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      Efficacy of the ChAdOx1 nCoV-19 Covid-19 Vaccine against the B.1.351 Variant

      , Ph.D., , Ph.D., , Ph.D., , D.Phil., , M.B., B.Ch., , F.C.Paeds., , M.B., Ch.B., , Ph.D., , Ph.D., , M.Sc., , M.B., B.Ch., , Ph.D., , F.C.Path. (Micro), , D.Phil., , M.B., B.Ch., , Ph.D., , F.R.A.C.G.P., , B.Sc., , M.D., , M.B., B.Ch., , M.B., B.Ch., , M.Sc., , M.B., B.Ch., , Ph.D., , M.Sc., , M.B., Ch.B., , M.B., Ch.B., , M.B., Ch.B., , B.Sc., , Nat.Dip.O.H.S., , B.Sc., , M.B., Ch.B., , M.B., B.Ch., , B.Sc., , M.B., Ch.B., , B.Sc., , M.B., B.Ch., , B.Pharm., , M.Sc., , M.B., B.Ch., , R.N., , Ph.D., , Ph.D., , Ph.D., , Ph.D., , Ph.D., , F.Med.Sci., , Ph.D., , Ph.D., , Ph.D., , Ph.D. *

      The New England Journal of Medicine

      Massachusetts Medical Society

      Keyword part (code): 18Keyword part (keyword): Infectious DiseaseKeyword part (code): 18_2Keyword part (keyword): VaccinesKeyword part (code): 18_6Keyword part (keyword): Viral Infections , 18, Infectious Disease, Keyword part (code): 18_2Keyword part (keyword): VaccinesKeyword part (code): 18_6Keyword part (keyword): Viral Infections , 18_2, Vaccines, 18_6, Viral Infections

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          Abstract

          Background

          Assessment of the safety and efficacy of vaccines against the severe acute respiratory syndrome coronavirus 2 (SARS-CoV-2) in different populations is essential, as is investigation of the efficacy of the vaccines against emerging SARS-CoV-2 variants of concern, including the B.1.351 (501Y.V2) variant first identified in South Africa.

          Methods

          We conducted a multicenter, double-blind, randomized, controlled trial to assess the safety and efficacy of the ChAdOx1 nCoV-19 vaccine (AZD1222) in people not infected with the human immunodeficiency virus (HIV) in South Africa. Participants 18 to less than 65 years of age were assigned in a 1:1 ratio to receive two doses of vaccine containing 5×10 10 viral particles or placebo (0.9% sodium chloride solution) 21 to 35 days apart. Serum samples obtained from 25 participants after the second dose were tested by pseudovirus and live-virus neutralization assays against the original D614G virus and the B.1.351 variant. The primary end points were safety and efficacy of the vaccine against laboratory-confirmed symptomatic coronavirus 2019 illness (Covid-19) more than 14 days after the second dose.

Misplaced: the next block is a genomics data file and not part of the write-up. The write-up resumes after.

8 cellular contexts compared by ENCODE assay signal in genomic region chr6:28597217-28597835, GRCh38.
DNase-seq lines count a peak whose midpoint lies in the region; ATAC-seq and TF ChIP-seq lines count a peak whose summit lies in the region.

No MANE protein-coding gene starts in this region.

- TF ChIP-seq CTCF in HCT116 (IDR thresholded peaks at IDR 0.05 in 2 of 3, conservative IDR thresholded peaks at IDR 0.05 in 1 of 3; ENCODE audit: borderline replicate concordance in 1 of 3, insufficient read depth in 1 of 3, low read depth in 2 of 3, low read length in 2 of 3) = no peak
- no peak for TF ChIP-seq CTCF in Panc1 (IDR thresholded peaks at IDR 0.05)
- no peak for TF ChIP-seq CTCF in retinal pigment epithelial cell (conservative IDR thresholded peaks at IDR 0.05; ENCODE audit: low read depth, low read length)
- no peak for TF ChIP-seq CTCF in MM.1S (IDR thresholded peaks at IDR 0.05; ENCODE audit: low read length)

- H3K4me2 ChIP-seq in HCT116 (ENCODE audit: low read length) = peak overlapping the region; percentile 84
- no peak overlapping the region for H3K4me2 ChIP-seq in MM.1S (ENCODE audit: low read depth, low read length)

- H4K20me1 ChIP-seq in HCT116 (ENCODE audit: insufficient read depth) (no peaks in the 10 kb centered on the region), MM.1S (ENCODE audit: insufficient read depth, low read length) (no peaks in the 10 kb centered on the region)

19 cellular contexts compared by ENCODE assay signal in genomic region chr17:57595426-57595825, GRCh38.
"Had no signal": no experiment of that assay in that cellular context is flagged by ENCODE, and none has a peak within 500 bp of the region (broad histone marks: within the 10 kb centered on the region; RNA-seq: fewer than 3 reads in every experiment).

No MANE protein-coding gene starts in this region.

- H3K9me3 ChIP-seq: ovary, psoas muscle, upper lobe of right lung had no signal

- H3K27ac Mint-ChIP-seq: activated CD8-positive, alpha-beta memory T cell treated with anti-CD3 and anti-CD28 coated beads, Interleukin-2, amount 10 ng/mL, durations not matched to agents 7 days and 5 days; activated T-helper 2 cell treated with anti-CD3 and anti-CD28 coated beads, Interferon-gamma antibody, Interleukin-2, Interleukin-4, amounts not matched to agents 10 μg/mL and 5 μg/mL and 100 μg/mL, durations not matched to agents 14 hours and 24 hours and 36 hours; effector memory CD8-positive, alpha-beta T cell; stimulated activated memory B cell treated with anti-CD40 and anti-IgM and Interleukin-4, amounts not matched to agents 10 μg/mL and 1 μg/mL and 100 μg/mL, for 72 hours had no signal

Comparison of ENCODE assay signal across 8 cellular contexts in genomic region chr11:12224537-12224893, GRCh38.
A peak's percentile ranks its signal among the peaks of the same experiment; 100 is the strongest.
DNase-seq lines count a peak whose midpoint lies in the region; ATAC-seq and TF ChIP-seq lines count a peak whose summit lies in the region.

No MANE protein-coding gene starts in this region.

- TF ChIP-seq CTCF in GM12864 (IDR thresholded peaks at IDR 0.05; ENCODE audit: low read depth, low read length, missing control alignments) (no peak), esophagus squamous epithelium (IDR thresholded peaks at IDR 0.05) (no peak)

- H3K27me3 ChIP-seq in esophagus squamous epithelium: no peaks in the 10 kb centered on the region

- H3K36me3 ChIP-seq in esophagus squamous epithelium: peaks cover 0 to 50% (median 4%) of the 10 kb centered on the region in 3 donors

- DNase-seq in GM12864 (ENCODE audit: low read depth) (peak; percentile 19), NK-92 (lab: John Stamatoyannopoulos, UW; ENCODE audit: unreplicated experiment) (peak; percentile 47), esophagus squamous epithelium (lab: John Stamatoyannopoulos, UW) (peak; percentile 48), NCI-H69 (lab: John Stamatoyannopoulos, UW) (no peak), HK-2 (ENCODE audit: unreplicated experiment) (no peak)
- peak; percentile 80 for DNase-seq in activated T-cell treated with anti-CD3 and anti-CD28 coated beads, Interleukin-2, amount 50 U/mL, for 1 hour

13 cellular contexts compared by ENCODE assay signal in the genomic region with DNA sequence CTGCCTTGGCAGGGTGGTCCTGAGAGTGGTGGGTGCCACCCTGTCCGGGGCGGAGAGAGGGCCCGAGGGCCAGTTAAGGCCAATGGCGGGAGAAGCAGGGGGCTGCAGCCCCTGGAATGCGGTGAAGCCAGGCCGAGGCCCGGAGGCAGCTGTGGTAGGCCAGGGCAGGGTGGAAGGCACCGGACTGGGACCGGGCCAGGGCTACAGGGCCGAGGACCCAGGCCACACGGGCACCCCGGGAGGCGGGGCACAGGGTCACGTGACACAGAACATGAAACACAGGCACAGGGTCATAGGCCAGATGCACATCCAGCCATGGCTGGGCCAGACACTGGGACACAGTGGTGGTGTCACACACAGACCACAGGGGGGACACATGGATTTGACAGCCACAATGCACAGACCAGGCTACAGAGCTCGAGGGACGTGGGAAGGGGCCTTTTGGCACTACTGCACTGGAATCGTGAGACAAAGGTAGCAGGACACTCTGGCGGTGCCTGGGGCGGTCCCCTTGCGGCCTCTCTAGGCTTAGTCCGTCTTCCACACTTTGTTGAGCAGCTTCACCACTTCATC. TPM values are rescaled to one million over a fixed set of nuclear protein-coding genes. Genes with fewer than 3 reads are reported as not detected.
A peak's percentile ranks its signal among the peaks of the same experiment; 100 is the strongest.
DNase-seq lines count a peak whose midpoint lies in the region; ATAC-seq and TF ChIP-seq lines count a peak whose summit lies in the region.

Results

          Between June 24 and November 9, 2020, we enrolled 2026 HIV-negative adults (median age, 30 years); 1010 and 1011 participants received at least one dose of placebo or vaccine, respectively. Both the pseudovirus and the live-virus neutralization assays showed greater resistance to the B.1.351 variant in serum samples obtained from vaccine recipients than in samples from placebo recipients. In the primary end-point analysis, mild-to-moderate Covid-19 developed in 23 of 717 placebo recipients (3.2%) and in 19 of 750 vaccine recipients (2.5%), for an efficacy of 21.9% (95% confidence interval [CI], −49.9 to 59.8). Among the 42 participants with Covid-19, 39 cases (92.9%) were caused by the B.1.351 variant; vaccine efficacy against this variant, analyzed as a secondary end point, was 10.4% (95% CI, −76.8 to 54.8). The incidence of serious adverse events was balanced between the vaccine and placebo groups.

          Conclusions

          A two-dose regimen of the ChAdOx1 nCoV-19 vaccine did not show protection against mild-to-moderate Covid-19 due to the B.1.351 variant. (Funded by the Bill and Melinda Gates Foundation and others; ClinicalTrials.gov number, NCT04444674; Pan African Clinical Trials Registry number, PACTR202006922165132).